Mice were dark-adapted overnight and tested under mesopic (< 5 lux) red light. Pupillary recordings were performed as previously described (13). Animals were not anesthetized to avoid the effects of medication, but were manually restrained in front of the camera. Pupils were maintained at a constant distance from the camera of the A2000 pupillometer (Neuroptics Inc., Irvine, CA). This apparatus presents a light stimulus to one eye while continuously recording the pupil diameter at 31 Hz in the same eye. For this study, the light stimulus had a duration of 500 ms and was either red (622 nm) or blue (463 nm), both with a half-maximum bandwidth of 8 nm, with a range of intensities covering almost 4 log units. Light is emitted through a diffusing screen (approximately 50° × 35° of the visual angle). Based on a previous study, we used pre-selected light intensities that were considered “low,” “medium,” and “high” [(13); Table 1]. Low light intensities are sufficient to generate more than 10% constriction. The maximum red intensity was determined based on the limit of the pupillometer apparatus, whereas the maximum blue intensity was limited to restrict the response to less than 50% of the constriction amplitude in an effort to minimize mouse discomfort. We used the following light stimulus sequence to test all animals under scotopic or photopic conditions: low red, low blue, medium red, medium blue, high red, high blue (Table 1). We recorded the pupil response once after administering each stimulus in this sequence for any given animal of a particular age.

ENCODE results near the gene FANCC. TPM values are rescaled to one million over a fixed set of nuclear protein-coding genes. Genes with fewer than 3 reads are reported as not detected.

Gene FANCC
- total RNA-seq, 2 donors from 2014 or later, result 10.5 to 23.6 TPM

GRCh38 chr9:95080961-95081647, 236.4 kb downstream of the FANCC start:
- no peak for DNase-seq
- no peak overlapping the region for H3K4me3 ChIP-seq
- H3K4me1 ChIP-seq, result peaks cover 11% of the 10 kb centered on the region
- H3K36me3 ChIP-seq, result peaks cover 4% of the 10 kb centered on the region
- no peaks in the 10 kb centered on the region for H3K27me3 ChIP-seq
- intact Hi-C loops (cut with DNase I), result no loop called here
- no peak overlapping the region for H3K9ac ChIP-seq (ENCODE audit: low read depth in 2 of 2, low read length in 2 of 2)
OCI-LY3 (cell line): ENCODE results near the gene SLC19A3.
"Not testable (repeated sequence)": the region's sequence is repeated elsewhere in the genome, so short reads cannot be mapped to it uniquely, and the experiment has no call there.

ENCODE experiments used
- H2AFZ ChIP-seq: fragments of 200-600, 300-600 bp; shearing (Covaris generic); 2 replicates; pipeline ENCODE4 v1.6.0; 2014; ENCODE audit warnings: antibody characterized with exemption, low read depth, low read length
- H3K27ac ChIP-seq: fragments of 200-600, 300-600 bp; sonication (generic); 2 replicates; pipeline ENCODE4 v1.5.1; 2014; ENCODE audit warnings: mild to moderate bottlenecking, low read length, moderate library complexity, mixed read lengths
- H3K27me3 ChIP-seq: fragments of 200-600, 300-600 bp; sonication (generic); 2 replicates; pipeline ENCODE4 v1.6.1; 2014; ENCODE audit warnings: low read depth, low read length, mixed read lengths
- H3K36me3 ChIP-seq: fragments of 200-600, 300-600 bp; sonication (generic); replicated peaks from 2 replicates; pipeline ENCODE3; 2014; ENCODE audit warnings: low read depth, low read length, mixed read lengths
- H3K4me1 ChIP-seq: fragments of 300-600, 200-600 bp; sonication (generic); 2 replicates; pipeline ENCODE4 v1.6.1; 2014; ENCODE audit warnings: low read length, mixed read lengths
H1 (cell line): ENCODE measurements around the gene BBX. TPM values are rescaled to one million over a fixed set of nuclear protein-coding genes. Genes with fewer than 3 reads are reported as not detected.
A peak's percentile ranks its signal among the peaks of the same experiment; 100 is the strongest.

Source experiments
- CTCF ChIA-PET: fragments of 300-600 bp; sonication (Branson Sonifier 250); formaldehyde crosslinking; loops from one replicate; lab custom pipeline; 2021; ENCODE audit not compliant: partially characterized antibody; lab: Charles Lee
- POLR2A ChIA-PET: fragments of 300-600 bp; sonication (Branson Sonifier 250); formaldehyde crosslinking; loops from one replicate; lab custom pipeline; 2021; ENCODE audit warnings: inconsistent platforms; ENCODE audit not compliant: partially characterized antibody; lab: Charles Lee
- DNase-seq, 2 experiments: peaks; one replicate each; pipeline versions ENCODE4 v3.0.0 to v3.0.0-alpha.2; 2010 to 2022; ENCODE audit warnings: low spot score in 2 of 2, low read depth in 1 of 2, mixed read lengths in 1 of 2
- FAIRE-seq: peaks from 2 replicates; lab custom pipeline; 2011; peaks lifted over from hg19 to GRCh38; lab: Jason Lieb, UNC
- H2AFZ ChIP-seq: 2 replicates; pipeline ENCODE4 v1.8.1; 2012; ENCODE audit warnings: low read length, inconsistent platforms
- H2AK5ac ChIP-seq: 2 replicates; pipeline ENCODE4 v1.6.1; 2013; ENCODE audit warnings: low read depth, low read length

Table 1. Light stimulus intensities converted to different units and the order of stimuli applied during the protocol of this study.
The pupil recording started 500 ms before administering the light stimulus and continued 29 s after the blue light stimulus offset or 17 s after the red-light stimulus offset. The interval between stimuli was at least 49 s after blue-light stimulations or 37 s after red-light stimulations; this provided the opportunity for the mouse to freely move for at least 20 s after recording each stimulus to calm the animals before the next stimulus.
The PLR recordings under photopic conditions were taken in an independent session 1 day before or after the dark-adapted recordings. Mice were exposed to room light (fluorescent tube white light emitting 200 ± 50 lux at the level of the mice) for 30 min before the test and both eyes were constantly exposed to the same ambient light during pupil response recordings for the stimulated eye.
The raw data were exported to a worksheet and all pupil diameters were converted to a percentage of the baseline diameter. The following parameters were determined from the data.
The baseline pupil diameter was set as the mean pupil diameter during the 500 ms before light onset; thereafter, all pupil sizes were converted to a relative size that was a function of the baseline value.
The pupil response was then divided into the constriction phase (defined as the time from the light onset to 2 s after light onset) and the recovery phase (defined as the time from the maximal constriction amplitude to the end of the recording at 29 or 17 s after blue or red stimuli offset, respectively). To evaluate the constriction phase, we determined the maximal constriction amplitude and the maximal velocity (see below). The recovery phase was analyzed at two different stages as follows: at an early phase, to determine the early partial dilation, until 2.5 s after light onset (first derivative, as follows) and at a later time point 9.5 s after light offset (sustained constriction amplitude and ratio, as follows). These features are more precisely described in the following text and in the formula listed in Table 2.
The maximal constriction amplitude was the percent change from the baseline value to the minimal diameter reached after application of the light stimuli during the first 2 s following stimulus onset. For the photopic protocol, instead of using the maximal constriction amplitude, we used the minimal diameter reached during the first 1.8 s following stimulus onset, which is the absolute value of the diameter (mm) at the maximal constriction point.